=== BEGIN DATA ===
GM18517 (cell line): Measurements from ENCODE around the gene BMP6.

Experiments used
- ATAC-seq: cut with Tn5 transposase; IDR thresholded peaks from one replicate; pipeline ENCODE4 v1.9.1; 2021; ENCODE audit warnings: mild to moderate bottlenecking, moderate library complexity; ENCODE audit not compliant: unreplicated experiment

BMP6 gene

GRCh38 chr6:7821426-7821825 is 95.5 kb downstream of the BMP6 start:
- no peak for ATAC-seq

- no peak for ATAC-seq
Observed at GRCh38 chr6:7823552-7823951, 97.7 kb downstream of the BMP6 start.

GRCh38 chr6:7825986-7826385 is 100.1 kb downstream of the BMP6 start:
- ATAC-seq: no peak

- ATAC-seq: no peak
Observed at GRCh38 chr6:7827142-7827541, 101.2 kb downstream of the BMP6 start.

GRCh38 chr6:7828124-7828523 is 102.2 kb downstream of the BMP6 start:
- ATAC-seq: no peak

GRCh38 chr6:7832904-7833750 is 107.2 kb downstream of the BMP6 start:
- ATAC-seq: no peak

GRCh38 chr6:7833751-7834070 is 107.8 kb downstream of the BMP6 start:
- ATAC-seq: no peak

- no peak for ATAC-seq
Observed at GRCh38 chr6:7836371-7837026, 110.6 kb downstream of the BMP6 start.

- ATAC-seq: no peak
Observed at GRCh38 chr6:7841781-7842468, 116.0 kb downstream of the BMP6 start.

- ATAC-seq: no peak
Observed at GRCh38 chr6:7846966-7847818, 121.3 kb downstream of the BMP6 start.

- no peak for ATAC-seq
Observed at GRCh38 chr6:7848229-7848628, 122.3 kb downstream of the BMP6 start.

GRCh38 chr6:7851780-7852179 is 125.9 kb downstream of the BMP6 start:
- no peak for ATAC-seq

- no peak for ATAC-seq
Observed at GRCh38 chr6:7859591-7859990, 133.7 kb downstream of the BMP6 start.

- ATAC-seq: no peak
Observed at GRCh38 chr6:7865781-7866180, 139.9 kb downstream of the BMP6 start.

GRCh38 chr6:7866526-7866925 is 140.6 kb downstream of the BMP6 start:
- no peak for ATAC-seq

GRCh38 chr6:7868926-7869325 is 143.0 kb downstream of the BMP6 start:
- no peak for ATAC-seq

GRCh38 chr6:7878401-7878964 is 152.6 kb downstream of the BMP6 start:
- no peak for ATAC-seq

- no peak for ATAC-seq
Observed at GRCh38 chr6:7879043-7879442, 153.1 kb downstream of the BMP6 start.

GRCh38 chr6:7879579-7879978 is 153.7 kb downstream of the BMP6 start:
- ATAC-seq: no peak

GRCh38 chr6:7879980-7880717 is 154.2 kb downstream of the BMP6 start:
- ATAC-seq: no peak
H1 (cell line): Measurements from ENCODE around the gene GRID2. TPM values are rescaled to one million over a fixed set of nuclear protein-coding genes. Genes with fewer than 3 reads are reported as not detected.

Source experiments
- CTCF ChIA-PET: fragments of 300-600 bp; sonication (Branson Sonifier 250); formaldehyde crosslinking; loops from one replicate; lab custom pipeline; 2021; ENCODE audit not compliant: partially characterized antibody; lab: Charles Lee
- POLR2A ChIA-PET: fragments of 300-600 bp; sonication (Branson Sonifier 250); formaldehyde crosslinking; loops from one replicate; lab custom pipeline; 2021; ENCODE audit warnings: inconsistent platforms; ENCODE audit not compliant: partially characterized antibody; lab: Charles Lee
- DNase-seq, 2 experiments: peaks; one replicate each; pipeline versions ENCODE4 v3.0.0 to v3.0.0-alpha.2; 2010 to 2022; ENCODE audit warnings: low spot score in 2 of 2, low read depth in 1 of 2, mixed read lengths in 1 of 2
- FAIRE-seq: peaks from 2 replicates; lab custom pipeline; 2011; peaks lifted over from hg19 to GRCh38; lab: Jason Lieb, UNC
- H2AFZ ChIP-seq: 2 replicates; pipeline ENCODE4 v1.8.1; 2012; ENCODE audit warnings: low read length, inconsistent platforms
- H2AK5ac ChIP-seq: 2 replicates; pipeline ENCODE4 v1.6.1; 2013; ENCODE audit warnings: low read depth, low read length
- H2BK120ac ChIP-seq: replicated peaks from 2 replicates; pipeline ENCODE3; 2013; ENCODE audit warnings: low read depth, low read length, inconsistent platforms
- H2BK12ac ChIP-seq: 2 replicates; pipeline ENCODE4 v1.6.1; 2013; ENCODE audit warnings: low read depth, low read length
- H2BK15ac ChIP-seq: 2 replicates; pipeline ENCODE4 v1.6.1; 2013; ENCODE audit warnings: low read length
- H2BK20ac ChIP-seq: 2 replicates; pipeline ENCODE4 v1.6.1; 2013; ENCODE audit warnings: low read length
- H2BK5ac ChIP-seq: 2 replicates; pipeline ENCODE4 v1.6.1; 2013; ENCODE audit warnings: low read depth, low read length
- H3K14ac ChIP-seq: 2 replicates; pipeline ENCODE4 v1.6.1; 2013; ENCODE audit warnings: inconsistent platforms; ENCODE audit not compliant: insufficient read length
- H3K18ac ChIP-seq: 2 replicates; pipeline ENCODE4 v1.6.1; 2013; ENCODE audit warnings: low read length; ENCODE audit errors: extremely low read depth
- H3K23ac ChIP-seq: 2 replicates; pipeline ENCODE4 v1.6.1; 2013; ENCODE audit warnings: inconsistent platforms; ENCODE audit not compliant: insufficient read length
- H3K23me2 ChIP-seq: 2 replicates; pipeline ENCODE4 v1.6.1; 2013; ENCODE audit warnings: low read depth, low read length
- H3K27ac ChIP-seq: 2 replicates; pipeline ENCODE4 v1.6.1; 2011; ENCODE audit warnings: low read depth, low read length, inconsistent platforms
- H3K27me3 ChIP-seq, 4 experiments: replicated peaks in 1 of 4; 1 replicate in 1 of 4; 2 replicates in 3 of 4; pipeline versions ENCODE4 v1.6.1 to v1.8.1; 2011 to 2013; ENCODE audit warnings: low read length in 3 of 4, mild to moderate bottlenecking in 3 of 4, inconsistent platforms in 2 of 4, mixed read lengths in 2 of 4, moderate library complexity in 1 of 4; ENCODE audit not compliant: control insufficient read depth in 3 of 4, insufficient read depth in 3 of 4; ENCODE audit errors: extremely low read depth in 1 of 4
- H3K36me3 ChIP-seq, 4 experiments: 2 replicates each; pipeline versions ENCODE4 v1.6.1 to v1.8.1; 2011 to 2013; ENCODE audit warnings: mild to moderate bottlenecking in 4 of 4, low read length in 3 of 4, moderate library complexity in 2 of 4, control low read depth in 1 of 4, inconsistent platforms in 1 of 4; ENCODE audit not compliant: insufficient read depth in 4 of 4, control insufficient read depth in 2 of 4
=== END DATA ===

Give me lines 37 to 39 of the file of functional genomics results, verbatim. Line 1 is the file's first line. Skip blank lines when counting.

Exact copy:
GRCh38 chr6:7878401-7878964 is 152.6 kb downstream of the BMP6 start:
- no peak for ATAC-seq

- no peak for ATAC-seq